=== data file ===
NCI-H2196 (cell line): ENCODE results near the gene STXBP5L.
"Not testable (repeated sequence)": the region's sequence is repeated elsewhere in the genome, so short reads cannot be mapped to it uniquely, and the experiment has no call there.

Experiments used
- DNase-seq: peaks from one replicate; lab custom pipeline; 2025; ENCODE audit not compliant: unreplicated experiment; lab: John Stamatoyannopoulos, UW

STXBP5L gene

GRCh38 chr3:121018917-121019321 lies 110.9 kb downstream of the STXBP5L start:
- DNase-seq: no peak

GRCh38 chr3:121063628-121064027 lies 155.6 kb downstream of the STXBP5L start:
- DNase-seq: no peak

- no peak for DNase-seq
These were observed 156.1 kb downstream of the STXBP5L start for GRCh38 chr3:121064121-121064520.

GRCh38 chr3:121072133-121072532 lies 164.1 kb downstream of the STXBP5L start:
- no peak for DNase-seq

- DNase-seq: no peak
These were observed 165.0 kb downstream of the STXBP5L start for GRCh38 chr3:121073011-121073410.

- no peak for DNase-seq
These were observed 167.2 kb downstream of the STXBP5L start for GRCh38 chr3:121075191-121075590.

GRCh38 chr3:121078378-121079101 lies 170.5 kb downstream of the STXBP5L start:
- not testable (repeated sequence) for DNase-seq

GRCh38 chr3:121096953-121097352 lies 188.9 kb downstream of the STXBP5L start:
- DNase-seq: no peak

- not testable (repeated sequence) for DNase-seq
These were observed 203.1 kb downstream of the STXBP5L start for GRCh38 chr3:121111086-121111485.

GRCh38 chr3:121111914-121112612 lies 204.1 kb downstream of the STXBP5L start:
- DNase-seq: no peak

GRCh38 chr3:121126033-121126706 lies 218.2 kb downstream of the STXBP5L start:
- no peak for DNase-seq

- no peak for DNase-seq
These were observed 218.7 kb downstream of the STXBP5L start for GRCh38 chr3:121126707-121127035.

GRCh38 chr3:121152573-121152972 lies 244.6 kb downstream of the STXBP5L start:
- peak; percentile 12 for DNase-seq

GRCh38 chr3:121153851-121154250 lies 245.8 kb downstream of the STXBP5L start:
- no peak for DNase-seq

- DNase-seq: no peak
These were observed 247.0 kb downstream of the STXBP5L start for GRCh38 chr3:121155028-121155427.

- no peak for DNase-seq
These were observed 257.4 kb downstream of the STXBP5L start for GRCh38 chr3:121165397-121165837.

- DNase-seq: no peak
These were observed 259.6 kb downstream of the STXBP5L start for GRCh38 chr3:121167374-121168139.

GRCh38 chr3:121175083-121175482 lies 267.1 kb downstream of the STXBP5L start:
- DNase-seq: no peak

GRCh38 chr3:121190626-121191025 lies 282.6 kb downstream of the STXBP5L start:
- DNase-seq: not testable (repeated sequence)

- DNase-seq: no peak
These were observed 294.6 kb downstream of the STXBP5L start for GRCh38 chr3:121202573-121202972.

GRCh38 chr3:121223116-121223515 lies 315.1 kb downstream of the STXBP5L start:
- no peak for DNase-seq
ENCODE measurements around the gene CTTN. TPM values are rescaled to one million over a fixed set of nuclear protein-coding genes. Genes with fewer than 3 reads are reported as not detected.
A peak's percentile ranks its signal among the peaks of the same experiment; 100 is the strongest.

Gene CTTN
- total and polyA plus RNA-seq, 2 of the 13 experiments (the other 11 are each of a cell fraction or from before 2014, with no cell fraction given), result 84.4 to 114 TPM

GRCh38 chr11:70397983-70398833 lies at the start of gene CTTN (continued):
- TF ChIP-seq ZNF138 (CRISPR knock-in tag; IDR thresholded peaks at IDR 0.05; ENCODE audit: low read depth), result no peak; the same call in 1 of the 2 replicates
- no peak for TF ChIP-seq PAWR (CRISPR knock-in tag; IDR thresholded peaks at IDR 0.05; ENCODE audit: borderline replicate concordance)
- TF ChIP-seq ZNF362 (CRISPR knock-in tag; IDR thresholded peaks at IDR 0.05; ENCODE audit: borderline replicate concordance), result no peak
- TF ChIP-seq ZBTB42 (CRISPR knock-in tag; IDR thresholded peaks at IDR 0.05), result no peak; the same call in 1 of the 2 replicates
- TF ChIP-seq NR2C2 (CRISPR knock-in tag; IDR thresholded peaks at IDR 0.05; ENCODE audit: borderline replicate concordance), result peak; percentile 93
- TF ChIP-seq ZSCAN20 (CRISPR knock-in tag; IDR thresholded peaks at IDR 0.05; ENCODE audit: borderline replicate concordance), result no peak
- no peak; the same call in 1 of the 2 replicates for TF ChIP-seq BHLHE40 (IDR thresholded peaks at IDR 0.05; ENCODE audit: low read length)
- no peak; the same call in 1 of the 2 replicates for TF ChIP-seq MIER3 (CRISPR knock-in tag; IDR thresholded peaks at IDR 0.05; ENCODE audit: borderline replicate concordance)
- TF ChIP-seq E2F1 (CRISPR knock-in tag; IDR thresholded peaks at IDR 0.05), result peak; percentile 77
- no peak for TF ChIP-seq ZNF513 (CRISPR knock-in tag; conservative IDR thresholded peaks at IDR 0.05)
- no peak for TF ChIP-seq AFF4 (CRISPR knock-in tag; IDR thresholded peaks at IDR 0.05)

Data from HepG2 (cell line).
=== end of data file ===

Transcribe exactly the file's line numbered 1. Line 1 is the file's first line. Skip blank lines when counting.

NCI-H2196 (cell line): ENCODE results near the gene STXBP5L.